South seeks new status in Voting Rights Act

Debate on Hill exposes a sharp racial split in the region.

Matters of race still roil the South, but any more than in the rest of America? And when it comes to ballot access for minorities, do Southern states still deserve to be singled out for federal oversight – 41 years after passage of the Voting Rights Act became the crowning achievement of the civil rights movement?

On the way to renewing the Voting Rights Act this week, the House was forced by a group of Republican congressmen – primarily from the South – to consider those questions, touching off a rousing debate over whether the region is ready for electoral emancipation.

"It's a question of, how long does someone or some state get punished for past sins?" says David Domke, a political communications professor at the University of Washington in Seattle. "Today, there is a pretty good argument made by Southerners that there should at least be a decrease in the amount of [federal] oversight" of elections.

The debate in the public square that preceded the House's vote on Thursday shows how emotionally charged the issue remains. Here in Georgia – where white congressional representatives have taken the lead in arguing for a softened Voting Rights Act (VRA) and black representatives have defended the need for oversight – positions gelled along the familiar racial and party lines.

The amendment in question – intended to make it easier for 837 counties, mostly in the South, to exit federal receivership and regain control of their elections – was not expected to pass. The vote came after the Monitor went to press.

But the Senate has yet to take up the VRA, and some senators have said they feel sympathetic toward the view that the former slave-holding states deserve to know how they can win redemption.

Those who argue for amending the VRA say the changes it wrought are now steeped in Southern culture. The region, despite widespread social segregation, has in many ways come to terms with its past – exemplified by political opportunity for all, they say.

"One problem is, how do you come up with evidence of [racial injustice] when the VRA has been such a good deterrent?" says Richard L. Hasen, an election law professor at Loyola Law School in Los Angeles, who had a hand in crafting the amendment put forward by Rep. Lynn Westmoreland (R) of Georgia.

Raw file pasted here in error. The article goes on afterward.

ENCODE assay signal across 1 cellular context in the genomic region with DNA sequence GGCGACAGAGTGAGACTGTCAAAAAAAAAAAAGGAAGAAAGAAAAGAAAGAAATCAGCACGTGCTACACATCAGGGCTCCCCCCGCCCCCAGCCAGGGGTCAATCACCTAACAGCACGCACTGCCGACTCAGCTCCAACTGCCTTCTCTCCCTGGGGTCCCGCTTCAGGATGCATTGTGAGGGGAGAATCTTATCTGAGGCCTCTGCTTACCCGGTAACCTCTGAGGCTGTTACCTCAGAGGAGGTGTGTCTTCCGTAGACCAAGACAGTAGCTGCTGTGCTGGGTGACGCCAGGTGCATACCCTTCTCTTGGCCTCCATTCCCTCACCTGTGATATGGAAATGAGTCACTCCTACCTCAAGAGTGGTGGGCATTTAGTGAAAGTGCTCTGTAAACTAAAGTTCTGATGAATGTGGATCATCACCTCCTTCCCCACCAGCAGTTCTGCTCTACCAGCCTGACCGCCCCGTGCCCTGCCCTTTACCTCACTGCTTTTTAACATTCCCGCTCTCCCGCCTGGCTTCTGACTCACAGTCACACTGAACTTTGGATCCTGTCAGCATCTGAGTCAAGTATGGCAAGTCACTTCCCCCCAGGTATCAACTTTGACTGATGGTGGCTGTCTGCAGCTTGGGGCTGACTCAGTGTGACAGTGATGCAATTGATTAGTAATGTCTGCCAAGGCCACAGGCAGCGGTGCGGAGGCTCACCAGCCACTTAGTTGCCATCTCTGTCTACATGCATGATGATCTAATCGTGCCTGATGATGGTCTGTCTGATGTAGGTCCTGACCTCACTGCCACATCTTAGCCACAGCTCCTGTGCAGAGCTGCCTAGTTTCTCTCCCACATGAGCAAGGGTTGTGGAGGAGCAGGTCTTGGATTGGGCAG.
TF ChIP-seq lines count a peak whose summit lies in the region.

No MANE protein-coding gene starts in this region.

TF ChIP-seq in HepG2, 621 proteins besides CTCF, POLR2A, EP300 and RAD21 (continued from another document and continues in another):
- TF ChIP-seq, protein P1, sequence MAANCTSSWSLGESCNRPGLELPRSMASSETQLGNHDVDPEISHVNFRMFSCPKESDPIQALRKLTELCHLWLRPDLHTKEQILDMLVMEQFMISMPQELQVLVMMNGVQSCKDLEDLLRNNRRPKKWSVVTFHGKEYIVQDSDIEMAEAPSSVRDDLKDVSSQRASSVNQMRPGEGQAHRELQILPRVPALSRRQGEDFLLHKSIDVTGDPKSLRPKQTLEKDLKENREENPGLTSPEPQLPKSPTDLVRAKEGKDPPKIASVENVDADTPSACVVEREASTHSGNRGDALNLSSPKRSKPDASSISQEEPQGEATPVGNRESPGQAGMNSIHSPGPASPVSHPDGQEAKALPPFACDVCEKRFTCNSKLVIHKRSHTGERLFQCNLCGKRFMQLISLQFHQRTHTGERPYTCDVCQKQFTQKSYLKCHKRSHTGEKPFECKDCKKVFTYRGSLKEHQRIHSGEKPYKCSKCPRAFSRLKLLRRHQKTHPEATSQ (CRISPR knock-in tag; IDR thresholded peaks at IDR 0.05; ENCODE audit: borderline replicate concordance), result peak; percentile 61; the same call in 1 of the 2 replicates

The House also considered other VRA amendments. One would expand the law's purview from 16 states to all 50. Another called for revisiting the law in 10 years instead of 25. But the most hotly contested was the bid to soften Section 5 of the law, which requires counties under federal supervision to submit all election changes – as small as the number of ballot boxes – to the US Justice Department.

The Westmoreland amendment required that Justice compile a list of counties with clean records that would get an automatic "bailout" from the law. Only 11 counties, all in northern Virginia, have gained bailout since 1965.

To many, especially Southern blacks who remember the days of Jim Crow, watering down the act could result in an eventual slide toward tactics like poll taxes and literacy tests intended to marginalize the black vote.

Rep. David Scott (D), whose 13th District abuts Representative Westmoreland's in the Atlanta suburbs, rattles off a long list of unresolved injustices, from the days of disfranchisement to Jim Crow-era "whippings and lynchings" at the hands of whites. Rep. John Lewis (D) of Georgia has branded Westmoreland and fellow Republican Rep. Charlie Norwood "saboteurs," saying they aren't taking into account the feelings of African-Americans, who make up about one-third of Georgia's population.

Representative Scott says racial progress has come not from white Southerners, but from the act itself. Since the law was renewed last in 1982, Georgia has had 91 VRA violations, including a 1992 effort by Effingham County, outside Savannah, to remove the vice-chairman slot on its county board – a post that had been held for five years by a black commissioner.

More proof, Scott says, is Georgia's controversial Voter ID law, which a federal judge on Wednesday ruled unconstitutional. "Georgia is a poster child for why we still need the VRA," says Scott.

Proponents of the Westmoreland change say Georgia shows how much progress has been made. Today, it has more than 600 black elected officials, a number surpassed only in Mississippi. There were three in 1964. The percentage of blacks who turn out to vote is regularly higher than the percentage of whites. Two black House members, including Scott, are elected from majority-white districts.

"We do not believe we should wear a scarlet letter forever," says Brian Robinson, Westmoreland's press secretary. "All we're saying is that we're being treated differently even though there's no record to say we are different. We want the law to reflect today's reality as opposed to the 1960s."

Loyola's Mr. Hasen, for his part, says the law is necessary in a country still battling racial inequities. His support of the Westmoreland measure, he says, is motivated by a desire to protect the VRA from the new Supreme Court under Chief Justice John Roberts. Some legal analysts predict that the Roberts court would be less likely than the former Rehnquist court to uphold Section 5 unless there's compelling evidence that specific counties are engaging in disfranchisement.

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